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Gotcha. Rob Siegel

I had a bad water pump.

This was surprising for a number of reasons.

First, I’d only put about 600 miles on the car since the pump was installed in August.

Second, since the car had lost coolant not once but twice, it’s likely the pump had been leaking since day one.

Third, this wasn’t some cheap unbranded Chinese-made eBay water pump. Hepu is generally regarded as a good brand, the pump was stamped “Made in Germany,” and it was bought from FCP Euro, a company that, since it guarantees all parts for life, tries to avoid selling junk.

I posted all this on my Facebook page and got a hail of responses. I am not a pro, but I have friends who are. Two professional mechanics whose opinions I value said that they only buy the genuine BMW water pump (about $135) or its OEM counterpart from Salieri (about $46). Both of these pumps have resin impellers. I was quite surprised by this, as enthusiast forums are filled with posts proselytizing that, when replacing the water pump, you always use one with a metal impeller. However, it was explained to me that one reason for the resin impeller is that, if the impeller grenades, it doesn’t carve up the inside of the aluminum engine block. In addition, I was warned that the extra weight of the metal impeller can create balance issues on the shaft, which in turn can put stress on the bearing and cause the shaft seal to leak.

So, I called FCP. A sales agent spent quite a bit of time with me on the phone. I asked for the return numbers on the Hepu pump. The agent said that they’d had about 30 sent back the last year. That sounded like a lot. Then he said that that was out of about 5000 sold. So, less than 1 percent. I asked about the OEM Salieri pump and was told that the sales and return numbers were quite similar to the Hepi. I returned the leaking Hepu and ordered the Salieri, even though the customer reviews on the FCP website included one report of a sheared impeller on the Salieri.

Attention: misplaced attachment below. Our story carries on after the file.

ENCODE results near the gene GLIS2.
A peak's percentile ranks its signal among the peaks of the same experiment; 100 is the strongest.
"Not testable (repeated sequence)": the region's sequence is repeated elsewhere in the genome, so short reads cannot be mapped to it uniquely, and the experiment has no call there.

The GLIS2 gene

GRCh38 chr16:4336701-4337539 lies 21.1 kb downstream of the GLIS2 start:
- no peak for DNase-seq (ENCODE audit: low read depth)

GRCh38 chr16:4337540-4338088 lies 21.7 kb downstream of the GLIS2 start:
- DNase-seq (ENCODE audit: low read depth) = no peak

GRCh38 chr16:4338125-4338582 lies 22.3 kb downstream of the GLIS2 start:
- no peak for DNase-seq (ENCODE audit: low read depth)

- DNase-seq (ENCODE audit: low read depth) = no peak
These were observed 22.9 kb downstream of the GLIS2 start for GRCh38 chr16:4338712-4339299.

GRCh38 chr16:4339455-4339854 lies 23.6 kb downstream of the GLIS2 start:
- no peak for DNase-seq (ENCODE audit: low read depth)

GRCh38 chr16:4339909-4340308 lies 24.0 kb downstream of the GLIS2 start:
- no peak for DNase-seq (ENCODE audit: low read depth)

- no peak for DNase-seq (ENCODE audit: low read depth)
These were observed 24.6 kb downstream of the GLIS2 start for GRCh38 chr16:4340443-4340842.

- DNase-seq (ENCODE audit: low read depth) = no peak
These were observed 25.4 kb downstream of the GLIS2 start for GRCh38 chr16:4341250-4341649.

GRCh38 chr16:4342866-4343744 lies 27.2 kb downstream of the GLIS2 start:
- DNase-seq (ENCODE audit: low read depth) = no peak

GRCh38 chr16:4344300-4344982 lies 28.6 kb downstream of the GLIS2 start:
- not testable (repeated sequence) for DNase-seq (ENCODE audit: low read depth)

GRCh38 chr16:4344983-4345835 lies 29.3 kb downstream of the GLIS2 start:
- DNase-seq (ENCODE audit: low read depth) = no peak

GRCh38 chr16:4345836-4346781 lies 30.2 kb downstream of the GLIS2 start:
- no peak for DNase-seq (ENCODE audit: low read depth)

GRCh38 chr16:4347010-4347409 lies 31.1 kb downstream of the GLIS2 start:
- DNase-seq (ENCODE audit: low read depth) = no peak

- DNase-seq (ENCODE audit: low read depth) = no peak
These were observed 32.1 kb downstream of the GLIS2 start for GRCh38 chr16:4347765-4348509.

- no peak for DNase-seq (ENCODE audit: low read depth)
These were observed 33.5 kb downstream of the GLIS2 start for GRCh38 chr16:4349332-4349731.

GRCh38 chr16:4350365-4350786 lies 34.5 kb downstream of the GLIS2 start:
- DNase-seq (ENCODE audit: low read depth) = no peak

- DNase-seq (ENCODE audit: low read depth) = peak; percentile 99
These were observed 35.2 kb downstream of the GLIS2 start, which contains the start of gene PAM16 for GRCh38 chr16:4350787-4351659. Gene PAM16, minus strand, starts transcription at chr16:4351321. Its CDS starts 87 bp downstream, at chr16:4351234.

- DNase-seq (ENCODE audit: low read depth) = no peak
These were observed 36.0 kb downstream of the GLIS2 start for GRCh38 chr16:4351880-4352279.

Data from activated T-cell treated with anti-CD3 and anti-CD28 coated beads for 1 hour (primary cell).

When the Salieri pump—reportedly the OEM equivalent of the Genuine BMW part, and reportedly the same thing but without the BMW logo on it—arrived, I unpacked it and found that, although the box says “Made in Italy,” the resin impeller says “Czech Republic” (not that there’s necessarily anything wrong with that). And, while the date code on the impeller is 2019, the one on the body of the pump is 2014. So, who knows what it is.

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Rob Siegel
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Rob Siegel

But that’s not the end of the story.